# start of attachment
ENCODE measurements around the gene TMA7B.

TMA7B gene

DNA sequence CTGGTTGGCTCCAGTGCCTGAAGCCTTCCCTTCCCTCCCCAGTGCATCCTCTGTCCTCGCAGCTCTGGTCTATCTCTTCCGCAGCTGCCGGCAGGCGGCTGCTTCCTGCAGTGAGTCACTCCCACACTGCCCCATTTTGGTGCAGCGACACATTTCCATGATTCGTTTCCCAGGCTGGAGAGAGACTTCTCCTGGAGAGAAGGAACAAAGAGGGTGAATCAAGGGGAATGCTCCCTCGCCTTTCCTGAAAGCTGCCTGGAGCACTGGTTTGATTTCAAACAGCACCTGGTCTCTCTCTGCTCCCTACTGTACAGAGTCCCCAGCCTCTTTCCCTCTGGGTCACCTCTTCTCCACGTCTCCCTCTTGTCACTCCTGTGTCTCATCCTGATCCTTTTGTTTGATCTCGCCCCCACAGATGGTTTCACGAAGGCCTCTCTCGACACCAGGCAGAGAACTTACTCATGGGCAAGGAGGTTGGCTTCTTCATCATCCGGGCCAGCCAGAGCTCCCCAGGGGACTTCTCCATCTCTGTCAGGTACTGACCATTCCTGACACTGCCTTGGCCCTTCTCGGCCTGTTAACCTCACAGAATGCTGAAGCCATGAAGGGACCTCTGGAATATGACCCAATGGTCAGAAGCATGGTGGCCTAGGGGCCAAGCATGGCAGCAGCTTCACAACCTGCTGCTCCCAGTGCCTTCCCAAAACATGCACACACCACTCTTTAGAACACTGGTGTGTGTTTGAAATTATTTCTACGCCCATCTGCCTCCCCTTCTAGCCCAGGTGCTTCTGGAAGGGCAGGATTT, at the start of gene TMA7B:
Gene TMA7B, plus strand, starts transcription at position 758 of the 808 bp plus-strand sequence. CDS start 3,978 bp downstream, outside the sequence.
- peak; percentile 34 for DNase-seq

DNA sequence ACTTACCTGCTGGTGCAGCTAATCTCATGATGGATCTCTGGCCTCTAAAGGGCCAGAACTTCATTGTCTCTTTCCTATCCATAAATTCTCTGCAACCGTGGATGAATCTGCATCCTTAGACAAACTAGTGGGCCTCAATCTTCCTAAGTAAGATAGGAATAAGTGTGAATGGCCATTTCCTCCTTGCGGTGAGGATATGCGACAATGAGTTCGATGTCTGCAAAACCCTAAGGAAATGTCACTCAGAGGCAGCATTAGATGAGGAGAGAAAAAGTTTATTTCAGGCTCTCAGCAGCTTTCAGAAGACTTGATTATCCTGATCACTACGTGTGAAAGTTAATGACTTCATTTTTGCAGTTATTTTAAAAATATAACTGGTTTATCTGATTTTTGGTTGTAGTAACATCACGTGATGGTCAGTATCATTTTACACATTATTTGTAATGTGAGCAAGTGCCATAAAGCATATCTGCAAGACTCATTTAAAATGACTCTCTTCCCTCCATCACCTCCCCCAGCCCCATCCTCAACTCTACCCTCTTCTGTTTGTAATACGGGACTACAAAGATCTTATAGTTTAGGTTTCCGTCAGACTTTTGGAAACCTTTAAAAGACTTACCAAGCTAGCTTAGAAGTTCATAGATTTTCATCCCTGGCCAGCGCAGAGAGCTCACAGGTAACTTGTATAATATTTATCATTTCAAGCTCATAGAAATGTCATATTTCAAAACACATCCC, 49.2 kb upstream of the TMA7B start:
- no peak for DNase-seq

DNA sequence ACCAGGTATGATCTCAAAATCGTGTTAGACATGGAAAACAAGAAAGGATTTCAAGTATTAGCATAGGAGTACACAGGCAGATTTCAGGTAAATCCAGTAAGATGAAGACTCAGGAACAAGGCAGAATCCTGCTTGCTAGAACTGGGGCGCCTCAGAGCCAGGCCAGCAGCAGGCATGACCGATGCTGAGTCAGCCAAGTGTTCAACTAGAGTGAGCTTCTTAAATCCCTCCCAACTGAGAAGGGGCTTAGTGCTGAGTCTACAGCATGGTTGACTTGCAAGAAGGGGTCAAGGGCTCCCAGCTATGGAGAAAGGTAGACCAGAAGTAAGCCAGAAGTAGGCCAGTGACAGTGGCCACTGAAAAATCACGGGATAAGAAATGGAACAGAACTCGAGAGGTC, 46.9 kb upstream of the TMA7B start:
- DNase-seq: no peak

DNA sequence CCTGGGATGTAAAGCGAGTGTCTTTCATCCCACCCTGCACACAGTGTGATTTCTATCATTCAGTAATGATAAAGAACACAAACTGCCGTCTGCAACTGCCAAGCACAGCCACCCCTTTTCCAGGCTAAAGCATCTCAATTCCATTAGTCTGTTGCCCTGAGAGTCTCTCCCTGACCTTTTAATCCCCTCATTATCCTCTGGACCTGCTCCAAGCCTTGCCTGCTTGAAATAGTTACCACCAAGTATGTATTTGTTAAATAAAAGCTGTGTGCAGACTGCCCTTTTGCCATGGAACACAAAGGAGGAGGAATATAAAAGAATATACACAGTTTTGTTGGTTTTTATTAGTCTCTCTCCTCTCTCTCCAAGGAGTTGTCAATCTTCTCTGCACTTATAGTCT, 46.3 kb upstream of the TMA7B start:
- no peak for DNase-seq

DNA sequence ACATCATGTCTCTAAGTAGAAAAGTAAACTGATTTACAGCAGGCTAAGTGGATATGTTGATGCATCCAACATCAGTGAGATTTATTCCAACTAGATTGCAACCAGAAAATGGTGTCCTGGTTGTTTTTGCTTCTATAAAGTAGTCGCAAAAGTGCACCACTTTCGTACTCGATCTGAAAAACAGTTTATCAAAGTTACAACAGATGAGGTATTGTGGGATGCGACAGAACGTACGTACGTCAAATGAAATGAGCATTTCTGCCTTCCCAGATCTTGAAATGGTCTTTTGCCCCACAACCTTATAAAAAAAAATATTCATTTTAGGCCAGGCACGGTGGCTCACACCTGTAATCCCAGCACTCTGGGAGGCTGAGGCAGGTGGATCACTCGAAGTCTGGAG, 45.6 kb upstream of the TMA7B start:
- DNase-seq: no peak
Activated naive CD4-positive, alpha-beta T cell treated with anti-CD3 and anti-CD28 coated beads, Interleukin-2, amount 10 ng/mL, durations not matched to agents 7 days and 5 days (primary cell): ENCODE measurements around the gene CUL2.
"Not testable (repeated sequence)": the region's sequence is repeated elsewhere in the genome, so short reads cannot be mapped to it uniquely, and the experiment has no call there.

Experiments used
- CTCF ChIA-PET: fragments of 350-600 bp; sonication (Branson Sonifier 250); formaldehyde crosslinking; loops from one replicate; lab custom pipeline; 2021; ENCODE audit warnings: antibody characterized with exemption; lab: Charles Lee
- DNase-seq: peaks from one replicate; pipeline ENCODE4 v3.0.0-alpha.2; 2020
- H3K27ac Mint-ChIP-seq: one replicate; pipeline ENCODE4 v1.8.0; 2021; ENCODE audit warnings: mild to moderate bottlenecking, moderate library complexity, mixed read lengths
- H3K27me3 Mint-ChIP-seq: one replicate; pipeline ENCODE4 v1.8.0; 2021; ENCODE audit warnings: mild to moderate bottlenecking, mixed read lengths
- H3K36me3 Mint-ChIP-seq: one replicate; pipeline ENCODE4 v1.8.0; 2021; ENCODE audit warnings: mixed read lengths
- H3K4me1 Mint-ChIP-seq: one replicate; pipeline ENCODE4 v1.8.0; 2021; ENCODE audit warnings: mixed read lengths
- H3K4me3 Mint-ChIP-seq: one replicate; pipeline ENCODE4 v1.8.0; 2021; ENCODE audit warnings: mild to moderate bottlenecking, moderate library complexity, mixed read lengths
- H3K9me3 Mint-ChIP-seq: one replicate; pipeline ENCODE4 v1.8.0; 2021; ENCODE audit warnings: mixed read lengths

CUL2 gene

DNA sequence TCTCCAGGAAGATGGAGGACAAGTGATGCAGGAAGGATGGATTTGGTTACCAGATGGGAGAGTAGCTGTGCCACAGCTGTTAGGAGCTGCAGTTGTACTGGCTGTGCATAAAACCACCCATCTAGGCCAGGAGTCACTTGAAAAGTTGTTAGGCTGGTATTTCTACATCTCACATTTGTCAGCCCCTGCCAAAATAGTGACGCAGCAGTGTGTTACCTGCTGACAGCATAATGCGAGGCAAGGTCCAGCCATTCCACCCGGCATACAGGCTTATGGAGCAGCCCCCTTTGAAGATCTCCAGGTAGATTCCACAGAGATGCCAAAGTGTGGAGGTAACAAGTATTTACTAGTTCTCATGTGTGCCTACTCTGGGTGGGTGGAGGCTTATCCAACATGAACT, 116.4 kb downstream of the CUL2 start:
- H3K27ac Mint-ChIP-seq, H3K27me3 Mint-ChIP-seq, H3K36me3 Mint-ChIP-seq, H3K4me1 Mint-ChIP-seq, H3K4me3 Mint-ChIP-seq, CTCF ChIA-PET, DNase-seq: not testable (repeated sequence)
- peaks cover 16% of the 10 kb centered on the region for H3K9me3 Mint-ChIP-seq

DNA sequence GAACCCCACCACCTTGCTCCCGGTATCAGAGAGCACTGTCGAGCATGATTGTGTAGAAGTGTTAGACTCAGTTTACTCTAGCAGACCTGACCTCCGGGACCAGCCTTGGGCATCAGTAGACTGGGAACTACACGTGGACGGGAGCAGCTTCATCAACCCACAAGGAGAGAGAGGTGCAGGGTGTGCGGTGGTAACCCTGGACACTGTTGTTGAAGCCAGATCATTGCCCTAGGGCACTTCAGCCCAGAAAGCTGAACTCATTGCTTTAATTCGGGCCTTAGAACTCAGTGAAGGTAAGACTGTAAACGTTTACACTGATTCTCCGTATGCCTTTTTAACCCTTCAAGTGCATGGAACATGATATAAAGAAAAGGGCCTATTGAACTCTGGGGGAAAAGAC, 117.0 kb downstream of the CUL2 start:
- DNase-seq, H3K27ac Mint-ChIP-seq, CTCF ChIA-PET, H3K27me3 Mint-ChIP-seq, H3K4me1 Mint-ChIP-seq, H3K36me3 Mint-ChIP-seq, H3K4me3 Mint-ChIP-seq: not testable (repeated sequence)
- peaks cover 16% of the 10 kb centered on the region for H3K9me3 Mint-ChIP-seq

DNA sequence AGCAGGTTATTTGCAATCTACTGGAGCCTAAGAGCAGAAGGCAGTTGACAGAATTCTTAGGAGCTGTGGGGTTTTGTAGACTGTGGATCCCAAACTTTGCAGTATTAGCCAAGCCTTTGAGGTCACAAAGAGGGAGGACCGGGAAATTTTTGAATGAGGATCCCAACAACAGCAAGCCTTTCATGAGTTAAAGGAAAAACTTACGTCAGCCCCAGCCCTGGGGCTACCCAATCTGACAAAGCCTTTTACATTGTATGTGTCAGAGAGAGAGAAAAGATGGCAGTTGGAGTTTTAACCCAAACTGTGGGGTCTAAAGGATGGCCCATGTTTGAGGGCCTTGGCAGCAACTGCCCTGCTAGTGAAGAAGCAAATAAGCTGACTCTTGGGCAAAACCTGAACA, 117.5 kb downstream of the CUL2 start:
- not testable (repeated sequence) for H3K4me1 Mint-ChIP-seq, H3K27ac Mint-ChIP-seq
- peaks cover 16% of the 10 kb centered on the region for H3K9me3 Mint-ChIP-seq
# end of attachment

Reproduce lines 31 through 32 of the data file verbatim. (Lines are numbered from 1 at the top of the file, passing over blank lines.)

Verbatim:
- peaks cover 16% of the 10 kb centered on the region for H3K9me3 Mint-ChIP-seq

DNA sequence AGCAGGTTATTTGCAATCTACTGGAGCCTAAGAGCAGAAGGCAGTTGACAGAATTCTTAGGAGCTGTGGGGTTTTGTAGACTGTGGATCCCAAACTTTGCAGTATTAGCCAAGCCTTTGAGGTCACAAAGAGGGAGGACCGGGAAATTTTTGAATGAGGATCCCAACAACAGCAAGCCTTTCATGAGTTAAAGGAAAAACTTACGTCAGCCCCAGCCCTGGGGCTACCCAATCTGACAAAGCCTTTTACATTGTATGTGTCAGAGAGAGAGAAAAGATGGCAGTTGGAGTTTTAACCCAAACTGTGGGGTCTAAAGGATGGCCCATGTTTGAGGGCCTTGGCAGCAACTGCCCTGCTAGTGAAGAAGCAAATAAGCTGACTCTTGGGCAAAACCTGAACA, 117.5 kb downstream of the CUL2 start: